In the aftermath of the 1994 genocide, Rwanda has wisely used international aid to transform its infrastructure and economy. But how far is progress being marred by its oppressive political regime?
17 April 2014
Twenty years ago, 800,000 people were killed in the Rwandan genocide while the international community turned a blind eye. Today, Rwanda is a stable country with healthy economic growth; increasingly seen as a leader in African foreign policy and international relations.
The country has one of the highest numbers of women MPs in parliament. Initiatives such as the ‘One Laptop per Child’ policy are said to have transformed its education system. Civil servants from other African countries are sent to Rwanda to learn from their health reform programmes.
The Rwandan government has successfully exploited international guilt over the genocide to keep the aid money flowing in and directing where it goes. But this model of success should ring alarm bells.
Underneath the rebrand from ‘Genocide Rwanda’ to ‘Progressive Rwanda’, the political climate of 1994 continues to silently loom large, affecting the country’s stance on free speech and its relationships with international allies.
The Rwandan constitution prohibits political organisations based on "race, ethnic group, tribe, clan, region, sex, religion or any other division which may give rise to discrimination".
Although understandable given the genocide, this approach has resulted in a hazardous climate for opponents of the regime who can quickly find themselves labelled dangerously divisive, suffering persecution as a result.
Under the one-man, one-party regime of Paul Kagame, opposition parties are suppressed and critics silenced. When the United States Ambassador to the UN aired concerns regarding Rwanda's closed political environment, Kagame responded with clear reference to the genocide, saying: “look back just a little bit in history. Look at the failures of these friends."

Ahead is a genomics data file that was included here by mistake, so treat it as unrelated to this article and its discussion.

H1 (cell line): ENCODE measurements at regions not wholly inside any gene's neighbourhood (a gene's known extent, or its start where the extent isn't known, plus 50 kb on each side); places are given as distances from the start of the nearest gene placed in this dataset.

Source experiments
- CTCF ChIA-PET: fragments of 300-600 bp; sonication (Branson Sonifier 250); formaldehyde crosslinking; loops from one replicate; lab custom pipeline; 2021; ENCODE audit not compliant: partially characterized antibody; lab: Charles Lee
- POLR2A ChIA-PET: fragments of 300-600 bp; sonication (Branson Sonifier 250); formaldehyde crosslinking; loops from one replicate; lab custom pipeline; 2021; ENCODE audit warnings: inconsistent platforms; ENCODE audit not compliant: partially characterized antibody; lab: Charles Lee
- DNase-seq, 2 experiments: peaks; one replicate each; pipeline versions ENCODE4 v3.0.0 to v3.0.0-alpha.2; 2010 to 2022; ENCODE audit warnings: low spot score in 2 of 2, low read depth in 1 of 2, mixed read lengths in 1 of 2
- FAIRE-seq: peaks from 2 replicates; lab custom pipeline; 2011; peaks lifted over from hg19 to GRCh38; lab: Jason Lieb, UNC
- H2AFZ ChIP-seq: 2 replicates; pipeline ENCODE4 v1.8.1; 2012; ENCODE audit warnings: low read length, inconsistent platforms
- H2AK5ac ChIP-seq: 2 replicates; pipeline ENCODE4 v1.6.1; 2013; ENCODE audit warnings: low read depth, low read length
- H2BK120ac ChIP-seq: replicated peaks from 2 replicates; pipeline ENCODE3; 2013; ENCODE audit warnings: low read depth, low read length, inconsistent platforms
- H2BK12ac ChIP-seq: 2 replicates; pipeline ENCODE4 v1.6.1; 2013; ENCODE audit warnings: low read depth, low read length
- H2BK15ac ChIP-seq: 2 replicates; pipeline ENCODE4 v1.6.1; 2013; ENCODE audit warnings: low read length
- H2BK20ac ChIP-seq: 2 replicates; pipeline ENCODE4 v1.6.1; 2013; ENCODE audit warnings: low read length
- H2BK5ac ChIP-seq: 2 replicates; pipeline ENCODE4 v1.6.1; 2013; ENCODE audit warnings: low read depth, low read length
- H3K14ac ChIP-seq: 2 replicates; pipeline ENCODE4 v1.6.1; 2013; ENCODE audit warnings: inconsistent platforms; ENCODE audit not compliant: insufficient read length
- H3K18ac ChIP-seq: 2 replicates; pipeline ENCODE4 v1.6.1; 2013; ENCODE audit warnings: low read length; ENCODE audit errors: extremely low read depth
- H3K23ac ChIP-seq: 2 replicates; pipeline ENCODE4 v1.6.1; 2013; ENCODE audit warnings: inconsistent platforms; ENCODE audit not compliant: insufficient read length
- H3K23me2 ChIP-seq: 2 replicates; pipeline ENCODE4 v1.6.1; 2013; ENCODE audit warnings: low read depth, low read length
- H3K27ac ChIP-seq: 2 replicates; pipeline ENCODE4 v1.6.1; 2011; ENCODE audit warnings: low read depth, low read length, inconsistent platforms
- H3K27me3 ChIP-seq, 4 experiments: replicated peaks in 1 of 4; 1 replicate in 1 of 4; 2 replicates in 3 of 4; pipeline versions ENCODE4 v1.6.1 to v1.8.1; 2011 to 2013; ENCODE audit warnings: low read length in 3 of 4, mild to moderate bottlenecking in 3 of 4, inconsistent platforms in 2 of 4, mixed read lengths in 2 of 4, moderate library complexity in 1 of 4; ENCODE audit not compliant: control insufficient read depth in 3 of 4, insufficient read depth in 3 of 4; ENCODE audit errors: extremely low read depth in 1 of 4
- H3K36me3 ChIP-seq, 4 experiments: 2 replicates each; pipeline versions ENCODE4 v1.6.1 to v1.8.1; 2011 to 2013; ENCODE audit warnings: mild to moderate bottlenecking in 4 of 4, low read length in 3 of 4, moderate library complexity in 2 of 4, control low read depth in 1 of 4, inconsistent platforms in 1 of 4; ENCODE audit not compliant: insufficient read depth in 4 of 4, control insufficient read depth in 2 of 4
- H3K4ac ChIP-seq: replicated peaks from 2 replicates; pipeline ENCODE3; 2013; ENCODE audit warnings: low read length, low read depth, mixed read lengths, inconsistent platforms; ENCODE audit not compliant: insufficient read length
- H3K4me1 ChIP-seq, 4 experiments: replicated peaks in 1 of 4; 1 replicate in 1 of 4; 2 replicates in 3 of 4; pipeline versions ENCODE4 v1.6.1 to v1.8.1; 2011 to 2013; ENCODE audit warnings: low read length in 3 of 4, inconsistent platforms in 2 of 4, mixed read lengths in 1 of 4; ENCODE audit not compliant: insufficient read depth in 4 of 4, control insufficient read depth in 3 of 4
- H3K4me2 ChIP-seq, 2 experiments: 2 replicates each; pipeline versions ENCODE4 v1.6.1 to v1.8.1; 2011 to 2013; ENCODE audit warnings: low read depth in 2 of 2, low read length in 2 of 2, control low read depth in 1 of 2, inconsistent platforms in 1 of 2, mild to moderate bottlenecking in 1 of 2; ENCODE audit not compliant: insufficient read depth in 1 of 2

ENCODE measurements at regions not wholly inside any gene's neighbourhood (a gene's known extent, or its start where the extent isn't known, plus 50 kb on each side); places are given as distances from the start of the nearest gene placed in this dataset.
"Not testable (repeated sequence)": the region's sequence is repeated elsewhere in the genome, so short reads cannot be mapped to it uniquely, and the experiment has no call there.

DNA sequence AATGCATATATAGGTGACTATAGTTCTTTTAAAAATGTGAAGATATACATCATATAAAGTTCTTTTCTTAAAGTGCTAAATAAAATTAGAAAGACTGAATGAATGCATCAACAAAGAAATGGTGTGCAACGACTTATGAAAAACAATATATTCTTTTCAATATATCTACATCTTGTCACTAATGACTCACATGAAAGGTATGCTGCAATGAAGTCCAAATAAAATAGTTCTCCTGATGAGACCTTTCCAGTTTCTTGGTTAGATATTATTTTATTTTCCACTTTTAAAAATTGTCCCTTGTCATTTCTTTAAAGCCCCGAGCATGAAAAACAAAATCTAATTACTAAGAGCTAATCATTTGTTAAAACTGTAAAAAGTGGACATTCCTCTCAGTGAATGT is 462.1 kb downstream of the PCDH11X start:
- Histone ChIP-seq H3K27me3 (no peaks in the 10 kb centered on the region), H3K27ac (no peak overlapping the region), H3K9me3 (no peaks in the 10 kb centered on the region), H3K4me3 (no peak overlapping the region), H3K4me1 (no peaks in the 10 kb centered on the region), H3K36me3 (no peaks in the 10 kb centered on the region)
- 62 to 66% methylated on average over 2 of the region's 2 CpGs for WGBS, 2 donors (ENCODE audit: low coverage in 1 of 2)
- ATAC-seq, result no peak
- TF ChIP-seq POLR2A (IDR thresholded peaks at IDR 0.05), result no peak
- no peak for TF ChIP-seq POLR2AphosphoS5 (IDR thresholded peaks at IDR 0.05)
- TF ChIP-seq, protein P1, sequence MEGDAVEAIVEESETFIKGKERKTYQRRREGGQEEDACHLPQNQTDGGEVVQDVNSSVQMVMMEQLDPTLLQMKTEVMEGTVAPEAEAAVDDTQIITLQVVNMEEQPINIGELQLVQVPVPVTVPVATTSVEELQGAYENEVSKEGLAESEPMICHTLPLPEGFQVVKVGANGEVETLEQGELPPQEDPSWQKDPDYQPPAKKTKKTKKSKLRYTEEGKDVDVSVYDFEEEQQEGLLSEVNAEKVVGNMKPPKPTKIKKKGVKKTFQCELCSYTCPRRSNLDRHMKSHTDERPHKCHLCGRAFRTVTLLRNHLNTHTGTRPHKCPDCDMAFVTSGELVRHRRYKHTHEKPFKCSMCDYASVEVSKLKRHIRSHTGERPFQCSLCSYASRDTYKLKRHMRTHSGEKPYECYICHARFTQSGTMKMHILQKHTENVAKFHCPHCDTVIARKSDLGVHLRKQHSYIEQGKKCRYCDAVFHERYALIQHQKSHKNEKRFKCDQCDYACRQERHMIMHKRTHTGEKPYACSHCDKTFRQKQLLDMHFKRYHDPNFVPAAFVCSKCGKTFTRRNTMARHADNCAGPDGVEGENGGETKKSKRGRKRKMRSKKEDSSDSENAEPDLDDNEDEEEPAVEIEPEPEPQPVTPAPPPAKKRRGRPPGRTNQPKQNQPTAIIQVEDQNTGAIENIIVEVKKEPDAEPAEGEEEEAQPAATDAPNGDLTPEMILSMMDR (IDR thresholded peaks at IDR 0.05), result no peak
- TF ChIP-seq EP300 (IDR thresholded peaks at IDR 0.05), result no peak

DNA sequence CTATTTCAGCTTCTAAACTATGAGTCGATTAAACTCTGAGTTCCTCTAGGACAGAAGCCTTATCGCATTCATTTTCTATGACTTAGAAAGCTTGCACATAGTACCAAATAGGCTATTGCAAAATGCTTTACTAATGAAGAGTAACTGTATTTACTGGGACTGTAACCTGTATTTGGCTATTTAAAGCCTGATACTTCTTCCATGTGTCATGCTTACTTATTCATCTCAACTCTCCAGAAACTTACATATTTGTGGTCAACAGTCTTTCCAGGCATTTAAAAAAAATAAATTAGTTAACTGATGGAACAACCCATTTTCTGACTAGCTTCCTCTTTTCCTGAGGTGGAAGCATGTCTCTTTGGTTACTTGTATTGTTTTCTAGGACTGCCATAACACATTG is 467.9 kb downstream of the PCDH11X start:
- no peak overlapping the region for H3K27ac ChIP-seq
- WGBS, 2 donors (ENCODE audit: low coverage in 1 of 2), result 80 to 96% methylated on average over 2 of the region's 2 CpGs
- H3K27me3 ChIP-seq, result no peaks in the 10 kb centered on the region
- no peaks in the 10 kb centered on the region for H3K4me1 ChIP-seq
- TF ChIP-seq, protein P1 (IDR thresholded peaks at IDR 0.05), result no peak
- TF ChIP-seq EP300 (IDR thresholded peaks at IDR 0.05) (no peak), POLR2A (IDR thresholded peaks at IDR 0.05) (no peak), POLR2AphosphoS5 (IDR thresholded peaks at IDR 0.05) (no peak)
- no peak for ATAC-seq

Human Rights Watch sounded the alarm prior to the 2003 presidential elections (Rwanda's first, post-genocide), warning that Rwanda's new constitution would entrench Kagame's power.
In the run up to the 2010 presidential elections the only legal opposition party was unable to stand after the party's leader, Bernard Ntaganda, was arrested for "genocide ideology" and "divisionism" two months before the polls opened.
Meanwhile, the tortured body of Andre Kagwa Rwisereka, Vice-Chairman of the Democratic Green Party and a vocal opponent of the regime, was found in a marsh outside Butare in southern Rwanda a month before the polls.
In January 2014, Kagame's former intelligence chief-turned dissident and exile, Patrick Karegeya was found murdered in his hotel room in South Africa. Whilst none of this persecution can be directly linked back to Kagame, human rights organisations and media outlets in Rwanda report of a climate of fear in which they operate.
The international community, meanwhile, continues to vacillate in its responses to Kagame – on one hand rewarding him for socio-economic advances; on the other, withdrawing aid for his alleged support of violent rebel groups in the Democratic Republic of Congo. Kagame is using this genocide guilt to his advantage to gain domestic and international leverage.
On this 20th anniversary, it is important to recognise the progress Rwanda has made - impressive economic growth and progressive policy reforms that have emerged in the aftermath of the genocide make a return to the events of 1994 unlikely.
However, Rwanda in 2014 is not an unmitigated success story, and in any analysis we must retain a sense of the political compromises the country and its citizens have endured under the rule of Paul Kagame.
Whilst conditions remain incomparable to those, which were present during the genocide, Rwanda remains an unsafe place for vocal opponents of Kagame’s regime. This is something that should give the international community and Rwanda’s African neighbours pause for thought.
Dr Clive Gabay is Senior Lecturer in the School of Politics and International Relations and co-author of 'Neoliberal interventions, civil society and state-building' (due to be published later in 2014)
Dr Sophie Harman is Senior Lecturer in the School of Politics and International Relations and co-editor of 'African Agency in International Politics' and 'Governing the World? Cases in Global Governance'.
For media information, contact:Paul Jordan